Incremental Analysis and Ratios
For a meaningful comparison, it was necessary to examine the additional costs that one service or program imposes over another, compared with the additional effects, benefits, or utilities it delivers. Four studies in our review explicitly performed an incremental analysis.18 25 27 Glick et al,18 for instance, expressed the incremental costs in a ratio as the difference in cost between the 2 groups compared divided by the difference in the probability of death in these 2 groups. This study was also 1 of the 211 18 that calculated a ratio. The other was by Jordan et al,11 who expressed the “costs per life-year saved” as a ratio.
Despite the increased interest in economic evaluation, this review shows that only a few full economic evaluations have been undertaken in the domain of CVD. Our search may not have been exhaustive, but we tried to find as many studies as possible by combining several methods. Furthermore, it has long been accepted that research with statistically significant results is more likely to be published. This so-called publication bias might influence the result of our analysis, as the review is limited to published studies. This study focuses on studies considering patients with CVD. Because of this, some preventive interventions (reduction of blood pressure, smoke cessation programs, thrombosis prevention) that focus on more general health aspects (including CVD) may not be included. Of course, recent but not-yet-published developments have not been included.
Another limiting factor was the fact that only trial-based, full economic evaluation studies were included in our review. Studies based on modeling were excluded. However, the authors agree that modeling35 can be used in some instances as an addition to or substitute for trial-based economic evaluation studies.
Only 2 studies included in our review were explicitly performed from a societal perspective. Regarding the epidemiological design, randomized controlled trials are generally regarded as the most scientifically rigorous method to test a hypothesis. However, randomization may not always be realistic. In our review, one quarter of the studies were based on randomized controlled trials. All studies included in the review were “piggy backed,” (ie, appendixed), and no separate power analysis was performed for the economic evaluation study. Furthermore, not all studies included a statistical analysis of both costs and effects.
Almost all of the studies used clinical outcome measures to evaluate the consequences of the interventions. One study used QALYs, although QALYs are regarded as the most holistic way of measuring effects. Especially in CVD, where intangible costs such as psychosocial consequences play an important role, QALYs should be used to quantify effects. Resource use, such as length of stay, was generally incorporated in the cost side of economic evaluation studies. It was remarkable that some studies27 30 use length of stay both as a cost measure and an effect measure. Because of the principle of not double-counting, which required that aspects included in the cost should not be included in the effect (and vice versa), we suggest that future studies avoid these duplications in order to achieve consistency. Regarding the cost measurement, only a few studies explicitly measured overhead costs and production losses. A large number of studies used charges as a proxy for costs.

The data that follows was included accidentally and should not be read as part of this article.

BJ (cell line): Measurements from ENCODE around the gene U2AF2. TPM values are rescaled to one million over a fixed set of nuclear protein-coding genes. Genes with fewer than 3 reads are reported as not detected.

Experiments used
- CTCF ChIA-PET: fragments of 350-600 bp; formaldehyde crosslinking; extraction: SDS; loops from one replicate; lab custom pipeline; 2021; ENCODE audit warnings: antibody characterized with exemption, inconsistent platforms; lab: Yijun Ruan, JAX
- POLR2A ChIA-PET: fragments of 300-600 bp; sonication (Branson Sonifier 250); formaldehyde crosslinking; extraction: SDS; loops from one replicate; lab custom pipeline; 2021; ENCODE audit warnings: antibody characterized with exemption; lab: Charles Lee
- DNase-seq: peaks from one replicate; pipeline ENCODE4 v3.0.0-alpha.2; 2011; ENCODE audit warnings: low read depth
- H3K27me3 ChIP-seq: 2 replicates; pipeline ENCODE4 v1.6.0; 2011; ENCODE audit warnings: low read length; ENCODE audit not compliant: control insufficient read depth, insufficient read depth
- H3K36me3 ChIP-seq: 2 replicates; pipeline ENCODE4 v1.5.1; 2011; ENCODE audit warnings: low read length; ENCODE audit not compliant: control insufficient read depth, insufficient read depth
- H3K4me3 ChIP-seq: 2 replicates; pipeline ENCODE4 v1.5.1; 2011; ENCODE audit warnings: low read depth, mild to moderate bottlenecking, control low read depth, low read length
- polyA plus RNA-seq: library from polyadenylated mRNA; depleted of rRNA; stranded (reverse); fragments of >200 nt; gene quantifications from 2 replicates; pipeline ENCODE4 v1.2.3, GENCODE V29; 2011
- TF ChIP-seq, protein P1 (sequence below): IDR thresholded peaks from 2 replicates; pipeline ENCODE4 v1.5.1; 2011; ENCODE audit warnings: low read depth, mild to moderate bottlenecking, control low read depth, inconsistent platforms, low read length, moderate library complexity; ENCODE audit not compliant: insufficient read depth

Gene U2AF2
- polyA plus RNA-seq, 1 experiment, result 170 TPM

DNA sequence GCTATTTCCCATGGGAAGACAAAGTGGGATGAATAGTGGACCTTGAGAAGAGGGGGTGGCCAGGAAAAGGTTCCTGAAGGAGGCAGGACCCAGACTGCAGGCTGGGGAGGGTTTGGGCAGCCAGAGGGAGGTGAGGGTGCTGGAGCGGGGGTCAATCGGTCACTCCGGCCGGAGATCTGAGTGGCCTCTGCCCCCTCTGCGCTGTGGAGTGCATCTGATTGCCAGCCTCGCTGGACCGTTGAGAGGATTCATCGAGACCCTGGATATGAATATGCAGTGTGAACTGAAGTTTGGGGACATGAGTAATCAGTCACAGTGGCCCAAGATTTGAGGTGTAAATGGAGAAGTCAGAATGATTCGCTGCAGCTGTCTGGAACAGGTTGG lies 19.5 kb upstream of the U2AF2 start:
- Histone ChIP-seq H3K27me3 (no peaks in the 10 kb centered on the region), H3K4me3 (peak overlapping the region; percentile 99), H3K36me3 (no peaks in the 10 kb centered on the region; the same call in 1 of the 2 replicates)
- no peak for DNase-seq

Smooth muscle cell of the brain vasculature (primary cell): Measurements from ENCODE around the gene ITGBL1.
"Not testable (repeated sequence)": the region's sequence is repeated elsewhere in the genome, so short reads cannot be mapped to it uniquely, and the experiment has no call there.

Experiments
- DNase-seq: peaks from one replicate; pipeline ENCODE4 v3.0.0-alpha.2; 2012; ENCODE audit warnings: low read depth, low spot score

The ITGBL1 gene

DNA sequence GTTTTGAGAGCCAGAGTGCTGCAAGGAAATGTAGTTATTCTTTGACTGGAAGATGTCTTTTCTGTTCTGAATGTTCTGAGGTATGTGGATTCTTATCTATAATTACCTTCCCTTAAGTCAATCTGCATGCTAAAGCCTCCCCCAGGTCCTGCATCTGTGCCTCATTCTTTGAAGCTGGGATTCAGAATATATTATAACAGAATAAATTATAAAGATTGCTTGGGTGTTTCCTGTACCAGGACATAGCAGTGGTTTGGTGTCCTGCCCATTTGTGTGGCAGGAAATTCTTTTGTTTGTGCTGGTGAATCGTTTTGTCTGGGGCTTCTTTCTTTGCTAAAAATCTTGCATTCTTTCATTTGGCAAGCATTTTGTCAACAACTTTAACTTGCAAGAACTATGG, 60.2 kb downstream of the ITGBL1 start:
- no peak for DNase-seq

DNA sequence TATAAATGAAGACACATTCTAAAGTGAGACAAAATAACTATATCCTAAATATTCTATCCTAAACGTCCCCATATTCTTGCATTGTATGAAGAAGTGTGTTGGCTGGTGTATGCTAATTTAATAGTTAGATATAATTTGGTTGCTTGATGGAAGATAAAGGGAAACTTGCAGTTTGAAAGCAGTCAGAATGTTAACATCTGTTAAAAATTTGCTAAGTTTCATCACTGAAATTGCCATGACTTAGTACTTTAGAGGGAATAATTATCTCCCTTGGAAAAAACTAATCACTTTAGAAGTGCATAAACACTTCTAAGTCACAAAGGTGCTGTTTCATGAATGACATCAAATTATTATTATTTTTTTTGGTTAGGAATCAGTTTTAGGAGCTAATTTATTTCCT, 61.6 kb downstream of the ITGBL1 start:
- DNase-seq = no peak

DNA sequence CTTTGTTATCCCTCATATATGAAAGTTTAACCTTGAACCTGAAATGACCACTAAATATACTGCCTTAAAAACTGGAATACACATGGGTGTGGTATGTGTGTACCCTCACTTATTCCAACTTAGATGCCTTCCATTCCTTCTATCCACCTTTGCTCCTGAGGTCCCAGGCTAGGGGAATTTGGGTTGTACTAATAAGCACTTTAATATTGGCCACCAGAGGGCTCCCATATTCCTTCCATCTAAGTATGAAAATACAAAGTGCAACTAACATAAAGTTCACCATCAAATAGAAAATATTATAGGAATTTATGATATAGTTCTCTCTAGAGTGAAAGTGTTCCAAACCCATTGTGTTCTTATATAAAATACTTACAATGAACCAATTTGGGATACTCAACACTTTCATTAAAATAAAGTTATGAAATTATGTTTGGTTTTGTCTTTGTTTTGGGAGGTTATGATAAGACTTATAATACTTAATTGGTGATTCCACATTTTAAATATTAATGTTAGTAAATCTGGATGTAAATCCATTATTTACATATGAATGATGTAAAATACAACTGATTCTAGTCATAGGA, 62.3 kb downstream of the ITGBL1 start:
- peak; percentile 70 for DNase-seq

The inferior quality of the studies was not unique to CVD. Previous research in other fields has also shown that sound economic evaluation generally receives little attention in current evaluation studies, in contrast to medical outcome research.2 3 36
Only a few of the articles reviewed were, in our opinion, good examples of economic evaluation. Although it was difficult to judge, we have the impression that the increasing concern for economic evaluation in CVD does not support an improvement in the quality of the economic evaluation studies performed. The quality, however, could be improved simply by using the basic principles described by experts in the field of economic evaluation.6 37
In conclusion, this review shows a significant need to improve the application of economic evaluation in the area of CVD. The initial intention of our study was to perform a meta-analysis illuminating which interventions were the most cost-effective regarding CVD. However, this was not possible because of the small number of comparable treatments, the large differences in and low quality of costing methodology, and the large difference in the CVD population, which limited the comparison between the estimates in the studies received. Therefore, the purpose of our study altered into assessing the quality of economic evaluation in the field of CVD based on systematic analysis. Thus, the conclusions of this review should be read, bearing in mind the previously mentioned shortcomings, that a decision on the cost-effectiveness of therapies for CVD is not yet possible at the moment.
This study is supported in part by a grant from the Fund for Developmental Medicine, Health Insurance Executive Board, the Netherlands (on behalf of the SICHPA-trial), and the Maastricht Health Research Institute for Prevention and Care (HEALTH). The authors thank Tom Groot (Department of Accounting, the Vrije Universiteit Amsterdam) and Hans Maarse (Department of Health Organization Policy and Economics, Maastricht University) for reviewing earlier versions of the manuscript.
- Received August 3, 1999.
- Revision received February 21, 2000.
- Accepted February 21, 2000.
- Copyright © 2000 by American Heart Association